Postdrome Exhaustion, body weakness, trouble focusing, and feeling confused 

Tension Headache Symptoms 

Tension headaches are the most common kind of headaches, causing mild to moderate pain. Generally, they are shorter and more tolerable than migraine attacks. 

Here are some symptoms to look out for:

  • Head pain on both sides of your head 
  • Aching in your temples 
  • Neck and shoulder pain 
  • Pain that is dull, not throbbing 
  • Feeling of tightness around your head, as if you’re wearing a headband 

Cluster Headache Symptoms 

The onset of cluster headache symptoms can happen suddenly. A cluster headache is generally more painful than a tension headache, but less severe than migraine. 

You may have a cluster headache if you notice any of the following symptoms:

  • Intense pain that feels sharp or stabbing 
  • Pain on one side of the head that can last up to three hours 
  • Runny nose 
  • Nasal congestion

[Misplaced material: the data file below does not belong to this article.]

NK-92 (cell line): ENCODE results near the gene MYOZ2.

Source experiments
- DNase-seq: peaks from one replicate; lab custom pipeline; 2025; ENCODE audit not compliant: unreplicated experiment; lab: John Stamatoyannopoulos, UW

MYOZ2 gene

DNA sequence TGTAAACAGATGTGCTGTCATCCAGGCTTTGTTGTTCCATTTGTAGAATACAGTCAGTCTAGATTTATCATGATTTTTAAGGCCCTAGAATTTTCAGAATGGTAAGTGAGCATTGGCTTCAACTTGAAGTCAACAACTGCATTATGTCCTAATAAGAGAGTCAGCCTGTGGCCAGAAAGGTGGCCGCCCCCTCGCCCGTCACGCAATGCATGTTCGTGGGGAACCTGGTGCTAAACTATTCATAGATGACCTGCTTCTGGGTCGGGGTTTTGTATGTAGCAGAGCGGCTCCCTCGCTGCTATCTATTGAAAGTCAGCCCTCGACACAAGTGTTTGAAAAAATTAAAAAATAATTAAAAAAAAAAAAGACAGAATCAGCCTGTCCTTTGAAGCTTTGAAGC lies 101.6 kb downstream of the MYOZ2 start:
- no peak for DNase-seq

• Sweating or skin that is warm to the touch
  • Restlessness 
  • Droopy eyelid, tears, or eye redness 

Symptoms in Children

Headaches can affect anyone of any age, including young people. In fact, one study estimates that about 75% of children between the ages of 10 and 18 will have at least one headache each year.

Generally, there isn’t a difference in headache symptoms by age. Headache symptoms are usually the same regardless if you are a child or adult. However, there is one noticeable exception: children can get symptoms of an abdominal migraine. 

Abdominal migraine is a type of migraine that mainly occurs in childhood. While it is still a neurological disorder like migraine, it doesn’t usually cause the hallmark symptom of head pain. Instead, children may have unexplained stomach pain, nausea, loss of appetite, and light or sound sensitivity.

Children with a family history of migraine are at a higher risk of having abdominal migraine—and while they may outgrow migraine attacks when they reach adulthood, many children also go on to experience more traditional migraine symptoms as they age.

When to See a Healthcare Provider